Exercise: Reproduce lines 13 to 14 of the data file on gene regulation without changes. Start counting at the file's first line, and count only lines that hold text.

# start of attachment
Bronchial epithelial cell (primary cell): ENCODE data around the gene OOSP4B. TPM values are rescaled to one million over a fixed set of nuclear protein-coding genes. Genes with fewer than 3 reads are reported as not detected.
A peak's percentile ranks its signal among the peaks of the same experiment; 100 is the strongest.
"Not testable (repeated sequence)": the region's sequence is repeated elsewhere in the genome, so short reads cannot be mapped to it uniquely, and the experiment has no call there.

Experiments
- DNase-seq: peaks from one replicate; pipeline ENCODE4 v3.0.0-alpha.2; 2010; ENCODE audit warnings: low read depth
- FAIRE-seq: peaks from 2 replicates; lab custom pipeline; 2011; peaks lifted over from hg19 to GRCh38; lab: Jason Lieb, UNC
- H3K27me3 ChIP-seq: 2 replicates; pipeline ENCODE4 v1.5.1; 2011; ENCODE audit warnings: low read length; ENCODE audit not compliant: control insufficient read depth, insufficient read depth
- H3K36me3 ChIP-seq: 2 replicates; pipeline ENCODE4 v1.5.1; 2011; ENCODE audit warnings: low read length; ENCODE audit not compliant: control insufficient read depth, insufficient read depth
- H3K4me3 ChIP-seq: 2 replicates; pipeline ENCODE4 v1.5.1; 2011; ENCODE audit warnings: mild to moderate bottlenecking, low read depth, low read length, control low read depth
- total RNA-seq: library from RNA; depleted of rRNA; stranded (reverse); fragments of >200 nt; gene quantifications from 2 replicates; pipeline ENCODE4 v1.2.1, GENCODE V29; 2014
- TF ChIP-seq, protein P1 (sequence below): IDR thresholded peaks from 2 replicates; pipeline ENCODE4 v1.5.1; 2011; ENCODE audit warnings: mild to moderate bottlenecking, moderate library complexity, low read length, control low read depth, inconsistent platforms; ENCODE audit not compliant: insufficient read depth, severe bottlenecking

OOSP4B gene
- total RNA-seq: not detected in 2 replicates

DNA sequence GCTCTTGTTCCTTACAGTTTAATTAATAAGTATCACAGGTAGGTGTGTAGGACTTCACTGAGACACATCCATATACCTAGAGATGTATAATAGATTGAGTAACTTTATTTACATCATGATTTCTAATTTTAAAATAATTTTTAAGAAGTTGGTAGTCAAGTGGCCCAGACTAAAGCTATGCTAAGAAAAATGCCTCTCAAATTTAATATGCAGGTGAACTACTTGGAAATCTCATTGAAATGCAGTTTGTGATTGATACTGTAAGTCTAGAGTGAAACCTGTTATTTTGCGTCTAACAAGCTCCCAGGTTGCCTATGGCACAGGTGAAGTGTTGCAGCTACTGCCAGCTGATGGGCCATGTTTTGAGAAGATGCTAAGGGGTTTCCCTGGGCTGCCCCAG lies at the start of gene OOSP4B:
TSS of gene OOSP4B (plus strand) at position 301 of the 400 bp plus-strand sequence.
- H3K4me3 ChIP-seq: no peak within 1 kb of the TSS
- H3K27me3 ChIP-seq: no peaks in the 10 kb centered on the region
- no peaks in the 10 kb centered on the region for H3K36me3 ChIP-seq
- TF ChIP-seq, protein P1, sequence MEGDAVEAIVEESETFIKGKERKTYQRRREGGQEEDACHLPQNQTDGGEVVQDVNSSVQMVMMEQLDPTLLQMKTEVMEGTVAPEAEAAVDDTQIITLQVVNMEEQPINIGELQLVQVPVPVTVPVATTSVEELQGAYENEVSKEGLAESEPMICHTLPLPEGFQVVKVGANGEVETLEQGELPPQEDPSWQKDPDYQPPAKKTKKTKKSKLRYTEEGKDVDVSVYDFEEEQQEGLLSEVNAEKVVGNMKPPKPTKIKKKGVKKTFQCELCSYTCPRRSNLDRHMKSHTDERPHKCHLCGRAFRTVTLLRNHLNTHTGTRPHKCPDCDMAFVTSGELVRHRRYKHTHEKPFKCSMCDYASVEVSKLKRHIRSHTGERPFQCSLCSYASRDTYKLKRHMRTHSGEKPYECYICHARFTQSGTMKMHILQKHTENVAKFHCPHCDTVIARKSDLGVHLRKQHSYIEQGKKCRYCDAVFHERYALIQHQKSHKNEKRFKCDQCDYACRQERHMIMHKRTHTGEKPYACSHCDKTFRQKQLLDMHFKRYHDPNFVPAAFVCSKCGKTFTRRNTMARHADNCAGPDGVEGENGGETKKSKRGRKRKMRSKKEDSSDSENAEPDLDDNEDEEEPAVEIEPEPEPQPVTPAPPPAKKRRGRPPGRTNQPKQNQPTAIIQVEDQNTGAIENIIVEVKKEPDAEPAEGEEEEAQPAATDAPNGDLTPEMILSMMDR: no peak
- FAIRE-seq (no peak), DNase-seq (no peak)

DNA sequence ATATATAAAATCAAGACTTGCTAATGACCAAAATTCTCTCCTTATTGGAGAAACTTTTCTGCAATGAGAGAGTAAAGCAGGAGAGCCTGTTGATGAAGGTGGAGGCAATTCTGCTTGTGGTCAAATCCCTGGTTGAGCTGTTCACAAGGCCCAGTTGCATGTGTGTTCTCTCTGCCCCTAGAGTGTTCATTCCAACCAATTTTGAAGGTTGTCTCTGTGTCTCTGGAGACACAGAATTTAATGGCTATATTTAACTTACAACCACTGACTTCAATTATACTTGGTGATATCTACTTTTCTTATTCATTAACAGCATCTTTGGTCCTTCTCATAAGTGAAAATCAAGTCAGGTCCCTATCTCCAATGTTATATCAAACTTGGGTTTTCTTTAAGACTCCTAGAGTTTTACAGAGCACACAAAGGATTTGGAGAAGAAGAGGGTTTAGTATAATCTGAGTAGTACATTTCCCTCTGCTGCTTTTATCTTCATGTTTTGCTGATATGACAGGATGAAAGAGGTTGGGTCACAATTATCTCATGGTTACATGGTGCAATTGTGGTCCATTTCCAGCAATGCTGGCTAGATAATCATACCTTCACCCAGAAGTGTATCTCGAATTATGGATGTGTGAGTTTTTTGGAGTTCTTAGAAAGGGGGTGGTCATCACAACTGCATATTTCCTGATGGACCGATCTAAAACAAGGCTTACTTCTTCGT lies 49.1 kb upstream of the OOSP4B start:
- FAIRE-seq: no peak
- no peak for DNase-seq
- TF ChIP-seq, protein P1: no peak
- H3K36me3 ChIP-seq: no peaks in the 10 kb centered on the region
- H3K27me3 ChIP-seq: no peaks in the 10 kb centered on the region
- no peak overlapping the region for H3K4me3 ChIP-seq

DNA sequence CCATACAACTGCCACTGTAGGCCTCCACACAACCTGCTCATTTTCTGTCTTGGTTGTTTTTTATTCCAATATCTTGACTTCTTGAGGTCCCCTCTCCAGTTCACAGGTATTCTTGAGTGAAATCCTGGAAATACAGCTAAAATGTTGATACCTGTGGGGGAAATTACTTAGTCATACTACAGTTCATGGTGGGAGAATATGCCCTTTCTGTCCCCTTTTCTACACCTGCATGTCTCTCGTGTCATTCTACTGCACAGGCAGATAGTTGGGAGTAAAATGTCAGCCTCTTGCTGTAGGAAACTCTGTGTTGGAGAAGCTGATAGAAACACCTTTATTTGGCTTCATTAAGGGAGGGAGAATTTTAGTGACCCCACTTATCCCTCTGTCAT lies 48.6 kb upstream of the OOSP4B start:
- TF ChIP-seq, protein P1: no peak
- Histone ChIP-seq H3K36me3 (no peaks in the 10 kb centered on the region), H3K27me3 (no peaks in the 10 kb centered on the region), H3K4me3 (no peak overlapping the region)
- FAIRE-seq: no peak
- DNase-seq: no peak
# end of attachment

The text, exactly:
- total RNA-seq: not detected in 2 replicates

DNA sequence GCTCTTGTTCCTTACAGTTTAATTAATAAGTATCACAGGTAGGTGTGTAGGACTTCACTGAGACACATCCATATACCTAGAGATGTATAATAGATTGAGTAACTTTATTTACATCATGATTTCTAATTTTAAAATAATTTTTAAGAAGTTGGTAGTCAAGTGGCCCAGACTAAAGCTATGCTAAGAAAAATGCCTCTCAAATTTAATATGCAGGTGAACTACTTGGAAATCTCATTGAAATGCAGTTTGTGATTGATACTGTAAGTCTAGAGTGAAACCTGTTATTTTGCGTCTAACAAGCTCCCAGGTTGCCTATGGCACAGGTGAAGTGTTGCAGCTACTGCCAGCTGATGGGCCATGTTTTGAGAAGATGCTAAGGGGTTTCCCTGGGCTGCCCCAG lies at the start of gene OOSP4B: